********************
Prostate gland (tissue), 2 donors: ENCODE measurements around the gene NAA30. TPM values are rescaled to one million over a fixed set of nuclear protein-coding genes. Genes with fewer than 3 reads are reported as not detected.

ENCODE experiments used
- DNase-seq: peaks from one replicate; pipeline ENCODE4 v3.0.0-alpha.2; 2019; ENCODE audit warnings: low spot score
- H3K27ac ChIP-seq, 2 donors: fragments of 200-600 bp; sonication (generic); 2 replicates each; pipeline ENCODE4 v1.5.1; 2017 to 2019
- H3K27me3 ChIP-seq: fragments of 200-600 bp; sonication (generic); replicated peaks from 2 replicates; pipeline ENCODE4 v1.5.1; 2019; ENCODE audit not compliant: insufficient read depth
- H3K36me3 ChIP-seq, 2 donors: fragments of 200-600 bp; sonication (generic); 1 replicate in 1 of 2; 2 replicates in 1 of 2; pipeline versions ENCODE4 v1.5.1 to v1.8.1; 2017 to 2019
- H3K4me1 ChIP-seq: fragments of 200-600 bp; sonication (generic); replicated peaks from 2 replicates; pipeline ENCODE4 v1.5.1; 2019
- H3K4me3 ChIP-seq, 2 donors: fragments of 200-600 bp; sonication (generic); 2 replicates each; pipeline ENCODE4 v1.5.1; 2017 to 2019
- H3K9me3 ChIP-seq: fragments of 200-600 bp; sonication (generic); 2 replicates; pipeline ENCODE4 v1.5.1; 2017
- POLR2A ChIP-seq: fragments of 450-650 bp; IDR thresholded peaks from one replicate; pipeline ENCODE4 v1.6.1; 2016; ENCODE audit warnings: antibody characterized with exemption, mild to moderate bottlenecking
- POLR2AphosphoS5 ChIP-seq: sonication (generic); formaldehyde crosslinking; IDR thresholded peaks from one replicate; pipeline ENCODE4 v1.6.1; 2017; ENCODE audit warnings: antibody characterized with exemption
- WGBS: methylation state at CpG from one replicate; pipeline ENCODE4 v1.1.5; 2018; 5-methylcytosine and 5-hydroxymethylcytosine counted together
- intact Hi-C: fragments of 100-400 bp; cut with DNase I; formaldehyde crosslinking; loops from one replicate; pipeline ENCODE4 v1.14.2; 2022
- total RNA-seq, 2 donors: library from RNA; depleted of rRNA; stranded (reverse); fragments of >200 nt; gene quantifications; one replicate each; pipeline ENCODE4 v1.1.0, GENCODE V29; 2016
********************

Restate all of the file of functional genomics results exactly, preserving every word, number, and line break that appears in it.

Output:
Prostate gland (tissue), 2 donors: ENCODE measurements around the gene NAA30. TPM values are rescaled to one million over a fixed set of nuclear protein-coding genes. Genes with fewer than 3 reads are reported as not detected.

ENCODE experiments used
- DNase-seq: peaks from one replicate; pipeline ENCODE4 v3.0.0-alpha.2; 2019; ENCODE audit warnings: low spot score
- H3K27ac ChIP-seq, 2 donors: fragments of 200-600 bp; sonication (generic); 2 replicates each; pipeline ENCODE4 v1.5.1; 2017 to 2019
- H3K27me3 ChIP-seq: fragments of 200-600 bp; sonication (generic); replicated peaks from 2 replicates; pipeline ENCODE4 v1.5.1; 2019; ENCODE audit not compliant: insufficient read depth
- H3K36me3 ChIP-seq, 2 donors: fragments of 200-600 bp; sonication (generic); 1 replicate in 1 of 2; 2 replicates in 1 of 2; pipeline versions ENCODE4 v1.5.1 to v1.8.1; 2017 to 2019
- H3K4me1 ChIP-seq: fragments of 200-600 bp; sonication (generic); replicated peaks from 2 replicates; pipeline ENCODE4 v1.5.1; 2019
- H3K4me3 ChIP-seq, 2 donors: fragments of 200-600 bp; sonication (generic); 2 replicates each; pipeline ENCODE4 v1.5.1; 2017 to 2019
- H3K9me3 ChIP-seq: fragments of 200-600 bp; sonication (generic); 2 replicates; pipeline ENCODE4 v1.5.1; 2017
- POLR2A ChIP-seq: fragments of 450-650 bp; IDR thresholded peaks from one replicate; pipeline ENCODE4 v1.6.1; 2016; ENCODE audit warnings: antibody characterized with exemption, mild to moderate bottlenecking
- POLR2AphosphoS5 ChIP-seq: sonication (generic); formaldehyde crosslinking; IDR thresholded peaks from one replicate; pipeline ENCODE4 v1.6.1; 2017; ENCODE audit warnings: antibody characterized with exemption
- WGBS: methylation state at CpG from one replicate; pipeline ENCODE4 v1.1.5; 2018; 5-methylcytosine and 5-hydroxymethylcytosine counted together
- intact Hi-C: fragments of 100-400 bp; cut with DNase I; formaldehyde crosslinking; loops from one replicate; pipeline ENCODE4 v1.14.2; 2022
- total RNA-seq, 2 donors: library from RNA; depleted of rRNA; stranded (reverse); fragments of >200 nt; gene quantifications; one replicate each; pipeline ENCODE4 v1.1.0, GENCODE V29; 2016